First, a La2O3 powder and a TiO2 powder were mixed in such proportions that a glass raw material of the composition LaTi3.15Zr0.06O7.90 (molar ratio, La2O3:TiO2:ZrO2=0.135:0.85:0.015) was obtained. The mixture was sintered at about 800° C. to prepare a solid, powder sinter. The sinter then was used to prepare the sample, according to the method described in Example 6. The sample was confirmed as a glass by using the same techniques described in Example 6 (DTA measurement, and X-ray diffraction pattern). The refractive index at the wavelength of 632.8 nm was 2.312, as measured according to the method of Example 6.

Example 9

In this example, lanthanum-titanium-containing oxide glass samples 9-1 through 9-22 represented by the formula La1-x(M2)x(Ti1-y1(M3)y1)y2Oz were prepared. The composition of each sample is shown in Table 7 and Table 8. The method used to prepare the samples is as in Example 6. The samples were analyzed by using the same techniques (DTA, and X-ray diffraction pattern) described in Example 6. The measurements confirmed that the samples were all glass, as shown in Table 7 and Table 8. The sample diameter, and the color of each sample checked by visual inspection also are shown in Table 7 and Table 8. Samples 9-23 through 9-25 of the compositions shown in Table 9 also were prepared according to the method of Example 6. However, none of these samples vitrified.

TABLE 7
Sample
9-19-29-39-49-59-6
TiO2578082828282
La2O318201814.517.117.1
Lu2O30.9
Yb2O30.9
Gd2O3
Eu2O3
Nd2O3
Ga2O3
Al2O3
Fe2O3
BaO3.5
ZrO225
(La)1−x(M2)x(Ti1−y1(M3)y1)y2Oz
M2BaLuYb
M3Zr
x0000.120.050.05
y10.300000
y22.2722.2782.5232.2782.278
z6.0555.56.0566.4666.0566.056
Vitrification
Evaluation2 mm or2 mm,2 mm or2 mm or2 mm or2 mm or
(diameter, color)more,opaquemore,more,more,more,
transparentwhitetransparenttransparenttransparent
Sample
9-79-89-99-109-11
TiO28282828282
La2O317.117.117.117.117.1
Lu2O3
Yb2O3
Gd2O30.9
Eu2O30.9
Nd2O30.9
Ga2O30.9
Al2O3
Fe2O30.9
BaO
ZrO2
(La)1−x(M2)x(Ti1−y1(M3)y1)y2Oz
M2GdEuNdGa
M3Fe
x0.050.050.050.050
y100000.021
y22.2782.2782.2782.2782.458
z6.0566.0566.0566.0566.374
Vitrification
Evaluation (diameter, color)2 mm or2 mm or2 mm or2 mm or2 mm or
more,more,more,more,more,
transparenttransparentpinkblueblack

TABLE 8
Sample
9-129-139-149-159-169-17
TiO2858585858585
La2O31512121213.513.5
Lu2O33
Yb2O33
Gd2O33
Al2O31.5
Fe2O3
MgO1.5
CaO
SrO
BaO
ZrO2
(La)1−x(M2)x(Ti1−y1(M3)y1)y2Oz
M2LuYbGdAlMg
M3
x00.250.250.250.110.06
y1000000
y22.8332.8332.8332.8332.8332.982
z7.1677.1677.1677.1677.1677.439
Vitrification
Evaluation (diameter, color)2 mm or2 mm or2 mm or2 mm orapprox. 1 mm,approx.
more,more,more,more,transparent1 mm,
transparenttransparenttransparenttransparenttransparent
Sample
9-189-199-209-219-22
TiO28585858586
La2O313.513.513.513.514
Lu2O3
Yb2O3
Gd2O3
Al2O3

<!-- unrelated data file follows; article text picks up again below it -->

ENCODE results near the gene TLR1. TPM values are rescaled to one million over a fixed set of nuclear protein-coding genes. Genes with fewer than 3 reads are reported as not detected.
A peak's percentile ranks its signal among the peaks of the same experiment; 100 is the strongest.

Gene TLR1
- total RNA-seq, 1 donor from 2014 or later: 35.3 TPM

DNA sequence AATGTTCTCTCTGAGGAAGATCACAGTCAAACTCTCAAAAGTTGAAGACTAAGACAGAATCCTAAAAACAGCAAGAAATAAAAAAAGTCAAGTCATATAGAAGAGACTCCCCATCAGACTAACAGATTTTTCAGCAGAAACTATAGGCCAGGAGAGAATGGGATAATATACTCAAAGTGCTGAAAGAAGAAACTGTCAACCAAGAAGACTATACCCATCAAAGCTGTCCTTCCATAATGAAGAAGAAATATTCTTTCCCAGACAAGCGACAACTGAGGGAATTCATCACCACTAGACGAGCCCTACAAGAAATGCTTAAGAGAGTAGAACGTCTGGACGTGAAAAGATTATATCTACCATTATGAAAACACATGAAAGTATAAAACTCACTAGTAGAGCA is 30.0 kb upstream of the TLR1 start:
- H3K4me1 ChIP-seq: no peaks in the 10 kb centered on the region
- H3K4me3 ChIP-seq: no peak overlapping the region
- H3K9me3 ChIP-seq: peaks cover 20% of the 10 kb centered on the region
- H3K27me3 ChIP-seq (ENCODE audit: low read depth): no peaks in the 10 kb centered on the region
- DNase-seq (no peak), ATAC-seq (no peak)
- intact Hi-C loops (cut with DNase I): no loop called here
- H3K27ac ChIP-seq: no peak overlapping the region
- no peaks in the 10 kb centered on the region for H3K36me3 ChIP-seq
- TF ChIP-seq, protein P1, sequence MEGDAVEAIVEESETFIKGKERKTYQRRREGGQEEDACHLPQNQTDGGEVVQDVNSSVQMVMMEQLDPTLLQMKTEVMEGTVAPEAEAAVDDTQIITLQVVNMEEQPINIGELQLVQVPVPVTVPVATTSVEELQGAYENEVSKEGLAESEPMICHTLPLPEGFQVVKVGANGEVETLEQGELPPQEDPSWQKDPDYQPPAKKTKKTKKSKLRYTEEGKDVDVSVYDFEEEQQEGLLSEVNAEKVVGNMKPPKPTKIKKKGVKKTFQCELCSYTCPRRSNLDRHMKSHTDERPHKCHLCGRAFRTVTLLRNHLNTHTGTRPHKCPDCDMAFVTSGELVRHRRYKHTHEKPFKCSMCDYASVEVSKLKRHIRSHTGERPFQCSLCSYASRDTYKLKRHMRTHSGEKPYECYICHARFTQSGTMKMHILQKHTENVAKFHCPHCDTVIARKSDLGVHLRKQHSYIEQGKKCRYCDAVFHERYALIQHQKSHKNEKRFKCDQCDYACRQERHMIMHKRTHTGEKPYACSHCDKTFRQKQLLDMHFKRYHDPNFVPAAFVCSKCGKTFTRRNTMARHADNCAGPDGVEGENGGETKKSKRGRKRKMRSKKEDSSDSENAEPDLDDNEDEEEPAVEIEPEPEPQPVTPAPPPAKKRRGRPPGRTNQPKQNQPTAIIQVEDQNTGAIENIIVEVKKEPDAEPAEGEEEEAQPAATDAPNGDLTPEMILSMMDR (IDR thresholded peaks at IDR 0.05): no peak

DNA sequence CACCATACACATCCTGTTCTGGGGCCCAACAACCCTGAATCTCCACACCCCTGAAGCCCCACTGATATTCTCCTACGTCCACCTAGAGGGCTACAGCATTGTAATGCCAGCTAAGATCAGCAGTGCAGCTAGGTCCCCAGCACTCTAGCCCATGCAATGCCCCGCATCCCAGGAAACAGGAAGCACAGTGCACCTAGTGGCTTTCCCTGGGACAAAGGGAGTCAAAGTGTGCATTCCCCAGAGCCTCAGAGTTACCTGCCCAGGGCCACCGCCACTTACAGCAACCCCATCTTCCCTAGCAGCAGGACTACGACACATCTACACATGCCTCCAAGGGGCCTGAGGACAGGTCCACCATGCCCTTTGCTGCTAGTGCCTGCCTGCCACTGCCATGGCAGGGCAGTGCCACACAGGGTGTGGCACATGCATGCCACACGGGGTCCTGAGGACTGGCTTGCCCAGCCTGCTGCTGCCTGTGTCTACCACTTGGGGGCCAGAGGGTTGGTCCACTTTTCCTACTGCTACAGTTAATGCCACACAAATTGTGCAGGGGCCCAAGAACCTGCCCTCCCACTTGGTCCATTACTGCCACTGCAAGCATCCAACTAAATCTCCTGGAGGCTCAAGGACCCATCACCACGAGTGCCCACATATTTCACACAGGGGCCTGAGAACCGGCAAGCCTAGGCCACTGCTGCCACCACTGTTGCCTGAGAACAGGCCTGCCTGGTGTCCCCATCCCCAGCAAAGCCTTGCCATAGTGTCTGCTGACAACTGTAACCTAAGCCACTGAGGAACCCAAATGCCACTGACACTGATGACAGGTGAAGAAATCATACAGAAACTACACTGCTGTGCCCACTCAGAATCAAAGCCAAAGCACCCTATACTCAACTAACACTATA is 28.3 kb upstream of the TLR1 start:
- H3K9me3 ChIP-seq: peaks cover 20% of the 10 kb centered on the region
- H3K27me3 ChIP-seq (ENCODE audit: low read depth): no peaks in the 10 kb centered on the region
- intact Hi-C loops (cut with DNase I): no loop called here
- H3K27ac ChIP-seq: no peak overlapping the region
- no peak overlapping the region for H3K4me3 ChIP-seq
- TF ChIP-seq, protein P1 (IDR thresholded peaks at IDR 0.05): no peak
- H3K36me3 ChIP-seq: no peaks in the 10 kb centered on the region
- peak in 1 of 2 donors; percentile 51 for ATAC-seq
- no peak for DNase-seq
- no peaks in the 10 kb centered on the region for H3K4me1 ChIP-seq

Fe2O3
MgO
CaO1.5
SrO1.5
BaO1.5
ZrO21.5
(La)1−x(M2)x(Ti1−y1(M3)y1)y2Oz
M2CaSrBa
M3Zr
x0.060.060.0600
y10000.0180
y22.9822.9822.9823.23.071
z7.4397.4397.4397.9077.643
Vitrification
Evaluation (diameter, color)approx.approx.approx.2 mm orapprox.
1 mm,1 mm,1 mm,more,1 mm,
transparenttransparenttransparenttransparenttransparent

TABLE 9
Sample9-239-249-25
TiO287.587.585
La2O38.7511.2512
Lu2O33.75
Yb2O31.25
Sc2O3
Y2O3
Ga2O3
ZrO23
Nb2O5
SuO
(La)1−x(M2)x(Ti1−y1(M3)y1)y2Oz
M2LuYb
M3Zr
x0.170.130
y1000.017
y24.2683.4313.6
z8.58.58.833
Vitrificationxxx
Evaluation

The results shown in Table 7 and Table 8 confirmed that the vitrification of the lanthanum-titanium-containing oxide glass is possible even when the titanium in the composition is partly substituted with other elements (M3), and when the lanthanum in the composition is partly substituted with other elements (M2).

The results shown in Table 9 confirmed that vitrification is difficult when the sum of the Ti content and the content of the Ti-substituting element (M3) in the composition is too large.

Example 10

In this example, titanium-containing oxide glass samples represented by the formulae SmTi2.25O6 (x=0, y1=0, y2=2.25, z=6), CeTi2.25O6.5 (x=0; y1=0, y2=2.25, z=6.5), PrTi2.25O6.3 (x=0, y1=0, y2=2.25, z=6.3) were prepared according to the method of Example 6. FIG. 28A, FIG. 28B, and FIG. 28C show optical micrographs of the titanium-containing oxide glasses. As shown in FIG. 28A, FIG. 28B, and FIG. 28C, vitrification also was possible with the compositions of this example. The glass of the composition SmTi2.25O6 shown in FIG. 28A was pale green in color, and had a diameter of 1 mm or less. The glass of the composition CeTi2.25O6.5 shown in FIG. 28B was black in color, and had a diameter of 1 mm or less. The glass of the composition PrTi2.25O6.3 shown in FIG. 28C was green in color, and had a diameter of 1 mm or less.

INDUSTRIAL APPLICABILITY

The present invention provides a titanium-containing oxide glass and a method for production thereof that can produce a conventionally unavailable bulk glass having a high refractive index in the visible light range. Further, with a producing method of the present invention, a bulk glass having a high refractive index can be produced conveniently in a short time period. The present invention is therefore suitable for optical parts such as a lens.